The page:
First Communion

First Communion

If you have something special to celebrate, you may invite friends to come and share a meal together. Eating together strengthens the bond of the relationships and the understanding for one other – that builds community. Jesus was certainly aware of this when celebrating at so many different occasions eg. the wedding of Kana or on the evening before his suffering, he gave the Sedermeal (also called Pessach) a new meaning. Jewish people today still joyfully celebrate the Sedermeal in remembrance of their freedom from bondage from ancient Egypt and placing it in a wider context.

The importance and deeper meaning of this last supper with Jesus did not occur to the disciples until after his death in a new way. The bread symbolizes the body of Christ – we are one in him and through the work of human hands and God we are transformed. The cup of wine celebrates our salvation and the joy of life.

We as Christians are invited to celebrate this in memory of Him. Since then, the Church repeatedly celebrates the memory of His death and resurrection in each Eucharist (Thanksgiving). Over bread and wine a prayer of thanks is spoken according to the example of Jesus. Christ being the center of our gratitude: the faithful experience, the closeness and love of the unfathomable God, which he has shown to all humankind. Whoever eats this bread and drinks this wine renews the communion with Christ and the others in the church.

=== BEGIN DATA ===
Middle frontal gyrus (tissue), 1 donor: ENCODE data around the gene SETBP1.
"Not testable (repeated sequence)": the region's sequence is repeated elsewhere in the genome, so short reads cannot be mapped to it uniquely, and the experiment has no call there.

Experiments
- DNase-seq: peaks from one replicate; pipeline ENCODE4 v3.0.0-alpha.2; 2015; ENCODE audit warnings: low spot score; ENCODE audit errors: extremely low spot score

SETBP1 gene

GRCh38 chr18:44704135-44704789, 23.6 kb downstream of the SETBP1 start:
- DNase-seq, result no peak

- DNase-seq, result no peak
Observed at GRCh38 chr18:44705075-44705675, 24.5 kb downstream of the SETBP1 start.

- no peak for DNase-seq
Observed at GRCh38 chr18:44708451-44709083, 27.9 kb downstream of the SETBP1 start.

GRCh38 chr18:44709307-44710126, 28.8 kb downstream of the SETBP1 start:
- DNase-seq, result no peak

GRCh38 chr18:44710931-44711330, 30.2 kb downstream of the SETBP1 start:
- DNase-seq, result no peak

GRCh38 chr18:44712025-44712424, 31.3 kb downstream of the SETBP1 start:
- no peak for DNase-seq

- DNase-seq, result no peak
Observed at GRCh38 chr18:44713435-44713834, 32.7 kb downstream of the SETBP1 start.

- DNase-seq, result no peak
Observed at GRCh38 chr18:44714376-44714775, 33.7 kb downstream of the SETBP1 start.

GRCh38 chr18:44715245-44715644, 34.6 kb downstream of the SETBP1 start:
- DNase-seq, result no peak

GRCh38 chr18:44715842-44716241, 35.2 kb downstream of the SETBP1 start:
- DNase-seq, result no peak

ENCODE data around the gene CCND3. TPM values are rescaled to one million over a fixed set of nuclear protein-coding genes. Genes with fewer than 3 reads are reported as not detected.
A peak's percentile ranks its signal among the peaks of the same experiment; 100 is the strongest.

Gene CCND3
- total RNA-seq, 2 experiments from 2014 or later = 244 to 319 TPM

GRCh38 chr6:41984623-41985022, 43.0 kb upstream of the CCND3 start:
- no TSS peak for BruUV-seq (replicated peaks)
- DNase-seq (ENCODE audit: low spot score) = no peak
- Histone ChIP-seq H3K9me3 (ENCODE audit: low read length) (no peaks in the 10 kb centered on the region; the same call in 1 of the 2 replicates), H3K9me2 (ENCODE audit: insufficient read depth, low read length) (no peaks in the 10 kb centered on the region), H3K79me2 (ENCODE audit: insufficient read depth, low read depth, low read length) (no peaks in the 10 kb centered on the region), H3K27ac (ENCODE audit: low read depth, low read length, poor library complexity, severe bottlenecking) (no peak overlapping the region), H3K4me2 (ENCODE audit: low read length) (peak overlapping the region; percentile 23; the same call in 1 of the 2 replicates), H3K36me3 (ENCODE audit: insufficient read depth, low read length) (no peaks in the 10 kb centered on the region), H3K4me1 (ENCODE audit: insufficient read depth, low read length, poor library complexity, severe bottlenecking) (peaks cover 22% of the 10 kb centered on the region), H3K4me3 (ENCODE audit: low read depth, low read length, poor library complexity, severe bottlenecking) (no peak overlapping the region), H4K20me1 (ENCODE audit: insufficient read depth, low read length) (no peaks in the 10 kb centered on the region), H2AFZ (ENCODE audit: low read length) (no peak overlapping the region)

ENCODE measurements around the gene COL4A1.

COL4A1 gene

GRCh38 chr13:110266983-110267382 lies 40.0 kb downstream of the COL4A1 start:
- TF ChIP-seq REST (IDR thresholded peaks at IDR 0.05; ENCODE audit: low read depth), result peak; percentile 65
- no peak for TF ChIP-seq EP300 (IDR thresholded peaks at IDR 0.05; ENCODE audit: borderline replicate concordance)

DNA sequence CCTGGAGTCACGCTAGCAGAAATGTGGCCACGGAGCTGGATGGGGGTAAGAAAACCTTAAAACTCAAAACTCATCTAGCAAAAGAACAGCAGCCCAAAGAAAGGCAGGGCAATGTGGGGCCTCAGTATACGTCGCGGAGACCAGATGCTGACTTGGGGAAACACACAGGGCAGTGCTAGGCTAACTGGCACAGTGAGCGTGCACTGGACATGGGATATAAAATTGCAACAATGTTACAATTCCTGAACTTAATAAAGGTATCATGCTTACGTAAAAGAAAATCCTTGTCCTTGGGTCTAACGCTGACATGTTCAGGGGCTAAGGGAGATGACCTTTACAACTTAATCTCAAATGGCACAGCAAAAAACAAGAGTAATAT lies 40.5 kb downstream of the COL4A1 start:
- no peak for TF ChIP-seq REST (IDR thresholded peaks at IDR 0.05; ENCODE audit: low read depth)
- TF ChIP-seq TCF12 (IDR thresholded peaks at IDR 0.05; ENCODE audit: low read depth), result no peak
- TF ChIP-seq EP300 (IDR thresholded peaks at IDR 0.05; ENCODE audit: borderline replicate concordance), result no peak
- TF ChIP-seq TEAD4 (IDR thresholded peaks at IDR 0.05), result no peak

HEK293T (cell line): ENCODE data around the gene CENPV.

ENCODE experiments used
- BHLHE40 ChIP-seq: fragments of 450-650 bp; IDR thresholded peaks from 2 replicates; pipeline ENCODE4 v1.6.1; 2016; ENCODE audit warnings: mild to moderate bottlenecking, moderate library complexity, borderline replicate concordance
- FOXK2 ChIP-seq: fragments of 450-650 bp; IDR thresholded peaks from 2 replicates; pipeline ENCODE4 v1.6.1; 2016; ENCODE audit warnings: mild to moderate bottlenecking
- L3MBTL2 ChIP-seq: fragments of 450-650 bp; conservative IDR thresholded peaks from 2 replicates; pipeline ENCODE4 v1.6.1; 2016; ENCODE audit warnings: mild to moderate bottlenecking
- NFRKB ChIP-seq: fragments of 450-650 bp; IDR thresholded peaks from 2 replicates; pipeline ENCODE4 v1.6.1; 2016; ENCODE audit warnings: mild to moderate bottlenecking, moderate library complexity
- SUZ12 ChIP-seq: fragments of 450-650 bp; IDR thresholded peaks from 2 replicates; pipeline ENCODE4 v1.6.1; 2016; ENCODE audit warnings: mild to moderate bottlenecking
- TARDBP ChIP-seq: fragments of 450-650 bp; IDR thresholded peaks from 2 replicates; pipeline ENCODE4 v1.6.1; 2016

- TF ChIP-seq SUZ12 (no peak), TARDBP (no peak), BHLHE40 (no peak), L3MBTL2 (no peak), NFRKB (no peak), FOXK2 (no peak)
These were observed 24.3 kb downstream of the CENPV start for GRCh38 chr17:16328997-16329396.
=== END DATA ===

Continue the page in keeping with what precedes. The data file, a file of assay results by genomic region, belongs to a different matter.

How to register:

Young school-going Christians (usually in their third school year), but also adults can attend Holy Communion for the first time after a preparatory period.

Registration for the first communion takes place via parish office.

We ask all parents to enroll their children in August after the winter school holidays for the following year.

For some non-baptized children, the registration of their classmates in preparation for the first communion is the occasion to ask for baptism with the consent of their parents. The preparation for their baptism can then be incorporated within their communion preparation.

  • Please bring the Baptismal certificate
  • Enrollment certificate (emailed to you from the parish office)
  • Donation fee

Should you have any questions, please do not hesitate and contact us.

About us

The German-speaking Catholic community of the Cape Peninsula is the community for all German-speaking Catholics (Germany, Austria, Switzerland and Namibia) and their families who live in the Archdiocese of Cape Town. Therefore, many South African citizens are also part of our community.

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